The reason we identify with the host in most situations is that we desperately want to think of ourselves as countries with specific borders and that everything else is outside of our bodies. But we know this isn’t true ­– our bodies are built for contamination and we don’t have actual borders; we’re continually invaded and infiltrated in both benign and negative ways. So we are both the host and the invader, and the idea of a simple binary like that becomes more ludicrous the more you think about it. Which creates a dilemma if you want to write fiction about all of this, because readers are used to a protagonist and antagonist, outside being outside, and inside being inside, goddammit!

“We think of parasitic relationships as inherently negative because we identify with the host, even though we could at this point see human beings’ relationship to the Earth as parasitic” – Jeff VanderMeer

There also seems to be a kind of biological mimicry going on in the book, which the film develops through its use of doppelgangers. What did you make of Alex’s treatment of this subject?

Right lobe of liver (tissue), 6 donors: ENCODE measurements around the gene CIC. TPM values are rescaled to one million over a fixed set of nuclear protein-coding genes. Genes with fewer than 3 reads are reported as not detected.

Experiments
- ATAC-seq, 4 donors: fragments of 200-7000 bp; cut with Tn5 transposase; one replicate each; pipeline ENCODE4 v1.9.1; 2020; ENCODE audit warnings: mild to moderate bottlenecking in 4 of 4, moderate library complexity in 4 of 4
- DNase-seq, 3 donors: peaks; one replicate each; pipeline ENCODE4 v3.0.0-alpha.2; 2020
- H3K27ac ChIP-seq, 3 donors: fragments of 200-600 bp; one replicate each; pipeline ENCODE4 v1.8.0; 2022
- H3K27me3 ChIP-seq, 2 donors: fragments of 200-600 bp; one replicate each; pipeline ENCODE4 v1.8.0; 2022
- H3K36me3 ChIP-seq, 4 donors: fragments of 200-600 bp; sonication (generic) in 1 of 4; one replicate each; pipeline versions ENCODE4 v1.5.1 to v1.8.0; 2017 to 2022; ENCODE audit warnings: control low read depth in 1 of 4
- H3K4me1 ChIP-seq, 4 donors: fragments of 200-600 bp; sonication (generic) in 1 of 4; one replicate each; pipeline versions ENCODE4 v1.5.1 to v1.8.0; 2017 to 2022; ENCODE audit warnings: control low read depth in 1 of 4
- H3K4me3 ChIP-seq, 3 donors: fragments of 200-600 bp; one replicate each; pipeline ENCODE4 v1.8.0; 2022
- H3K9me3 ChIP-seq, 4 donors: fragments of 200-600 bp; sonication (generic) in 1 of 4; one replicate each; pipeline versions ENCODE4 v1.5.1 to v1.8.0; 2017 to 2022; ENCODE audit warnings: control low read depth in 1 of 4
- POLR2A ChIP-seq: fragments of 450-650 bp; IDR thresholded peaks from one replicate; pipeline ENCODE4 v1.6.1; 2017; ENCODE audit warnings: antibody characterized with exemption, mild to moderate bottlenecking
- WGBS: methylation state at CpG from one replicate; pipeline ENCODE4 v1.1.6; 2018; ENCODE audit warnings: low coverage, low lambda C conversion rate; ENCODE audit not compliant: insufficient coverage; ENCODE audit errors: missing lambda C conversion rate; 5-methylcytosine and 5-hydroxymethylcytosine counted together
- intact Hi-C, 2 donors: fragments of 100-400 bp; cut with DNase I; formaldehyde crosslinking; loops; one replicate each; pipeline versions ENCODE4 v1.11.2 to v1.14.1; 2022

Jeff VanderMeer: (The focus on mimicry is) a good example of how the movie chooses to shine a light on one theme or motif from the novel more than another; you see it even in the mischievous use of the white deer, which replicate right in front of the viewer without the viewer necessarily realising that’s what happened. And Garland continues this doubling from the very first scene of cell division on. What gets left behind a little are the more forthright environmental themes, but the doppelgangers kind of circle back to the whole contamination issue. In that regard, I feel as if the ending is a bit misunderstood. I don’t think it’s the normal horror scare kind of thing. I find the vulnerability of one of the doppelgangers the key to what’s going on, and also I don’t think critics caught the real meaning of one of the characters’ physical recovery when the Shimmer goes away. What it means is that the Shimmer, as Garland called it, has taken over the world. It’s nowhere because it’s everywhere. Contamination.